This article comes from Entrepreneur.
Leaders who want to be forward-thinking — or risk seeing their organizations fall behind — should make sure their employees:
Cornerstone defines this skill as “workers [getting] ‘credit’ for every skill they build and develop and [carrying] those credits into new positions across their careers.”
If leaders want to retain employees with such diverse skills, they need to provide a variety of in-house learning experiences — and give employees credit for their efforts.
Cornerstone, for example, has a badge system to give employees just such credit for their efforts. Employees earn badges and receive feedback in both formal and informal learning settings. They can even receive accolades from their peers.
Takeaway: Even without a formal system, leaders can easily give employees credit — by endorsing their skills on LinkedIn, for example. At my company, we’ve developed specialty skills tracks, and employees can earn an extra $3,000 annually for each one they complete.
Unlike an understanding of how to operate the latest technology, digital fluency is about finding new ways to utilize these tools.
Take Boston Children’s Hospital, for example. In 2016, the organization developed the first healthcare-based Alexa service, KidsMD. It allows parents to ask Alexa basic questions about their child’s health.
The AI-based technology was not meant to be used by or replace healthcare professionals. Rather, it’s a new way for Boston Children’s Hospital employees to share their knowledge and serve people beyond hospital walls.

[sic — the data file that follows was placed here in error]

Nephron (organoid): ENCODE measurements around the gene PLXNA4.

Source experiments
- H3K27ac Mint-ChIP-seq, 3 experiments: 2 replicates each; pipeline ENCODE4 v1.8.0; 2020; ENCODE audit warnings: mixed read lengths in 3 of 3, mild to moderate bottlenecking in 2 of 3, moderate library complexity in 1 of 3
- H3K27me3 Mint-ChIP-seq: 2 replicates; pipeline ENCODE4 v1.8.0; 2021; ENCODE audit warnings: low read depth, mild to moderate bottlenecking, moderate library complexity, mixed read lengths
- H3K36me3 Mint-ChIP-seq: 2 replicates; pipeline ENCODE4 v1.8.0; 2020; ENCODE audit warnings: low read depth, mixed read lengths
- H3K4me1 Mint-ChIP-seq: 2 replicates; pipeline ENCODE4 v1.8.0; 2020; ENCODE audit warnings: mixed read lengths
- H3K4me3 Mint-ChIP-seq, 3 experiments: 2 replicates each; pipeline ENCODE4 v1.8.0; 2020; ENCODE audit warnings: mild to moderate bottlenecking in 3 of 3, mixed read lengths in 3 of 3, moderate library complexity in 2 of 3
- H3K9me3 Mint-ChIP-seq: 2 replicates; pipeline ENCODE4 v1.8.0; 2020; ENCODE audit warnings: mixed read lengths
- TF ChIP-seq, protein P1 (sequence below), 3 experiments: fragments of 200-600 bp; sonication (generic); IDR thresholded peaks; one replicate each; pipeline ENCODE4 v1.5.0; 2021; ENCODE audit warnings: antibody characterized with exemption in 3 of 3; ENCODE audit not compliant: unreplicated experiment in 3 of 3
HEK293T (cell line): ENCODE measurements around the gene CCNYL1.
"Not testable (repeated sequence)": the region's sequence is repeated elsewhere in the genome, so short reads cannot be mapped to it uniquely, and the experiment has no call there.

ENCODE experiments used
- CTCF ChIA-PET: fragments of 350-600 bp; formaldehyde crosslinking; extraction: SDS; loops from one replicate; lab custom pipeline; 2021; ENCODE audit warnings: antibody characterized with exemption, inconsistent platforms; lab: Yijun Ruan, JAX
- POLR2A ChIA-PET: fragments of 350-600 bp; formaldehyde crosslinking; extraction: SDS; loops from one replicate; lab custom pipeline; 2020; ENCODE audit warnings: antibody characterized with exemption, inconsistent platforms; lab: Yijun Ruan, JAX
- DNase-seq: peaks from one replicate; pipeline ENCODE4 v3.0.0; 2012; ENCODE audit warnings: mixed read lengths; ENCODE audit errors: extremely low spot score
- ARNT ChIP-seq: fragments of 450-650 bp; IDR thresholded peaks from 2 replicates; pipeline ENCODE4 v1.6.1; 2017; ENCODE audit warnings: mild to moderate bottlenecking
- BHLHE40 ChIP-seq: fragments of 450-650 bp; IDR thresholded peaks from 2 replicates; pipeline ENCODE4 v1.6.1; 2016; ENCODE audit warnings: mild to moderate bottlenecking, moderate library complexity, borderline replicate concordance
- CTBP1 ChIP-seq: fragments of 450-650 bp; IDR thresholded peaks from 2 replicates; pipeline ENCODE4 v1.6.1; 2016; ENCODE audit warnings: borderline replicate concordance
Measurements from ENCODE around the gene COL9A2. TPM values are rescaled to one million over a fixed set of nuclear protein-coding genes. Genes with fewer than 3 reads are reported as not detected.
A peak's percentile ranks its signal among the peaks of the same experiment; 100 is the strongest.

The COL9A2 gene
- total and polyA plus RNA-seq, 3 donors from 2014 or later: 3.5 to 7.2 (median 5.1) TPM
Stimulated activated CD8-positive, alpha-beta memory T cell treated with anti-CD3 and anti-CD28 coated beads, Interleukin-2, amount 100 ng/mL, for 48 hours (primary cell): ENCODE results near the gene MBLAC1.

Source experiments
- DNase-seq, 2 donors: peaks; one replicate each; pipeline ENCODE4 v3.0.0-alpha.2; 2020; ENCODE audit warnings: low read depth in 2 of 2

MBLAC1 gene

Takeaway: At your company, schedule a day once a month when employees can learn about and discuss new technologies. By brainstorming together, employees potentially can find additional uses for tech already at their fingertips.
In the best workplace environments, teams share everything. But for this to be effective, employees need to know how to connect the dots. When employees see what information, resources and skills across the entire organization are available to them, they perform their individual roles better.
At the Chicago-based staffing and employment agency Addison Group, leaders provide monthly training sessions open to all employees. During these times, employees across the country share the best practices they’ve discovered.
Manager of talent development, Michelle Tasevski, said via email that this allows employees at all levels and verticals to see the complete picture.
Takeaway: Create teams that include employees from all parts of the organization. For example, if the marketing department is working on a new strategy, include members from sales and product development. While these people may not be marketing experts, the team will benefit from their knowledge and create a more well-rounded strategy.
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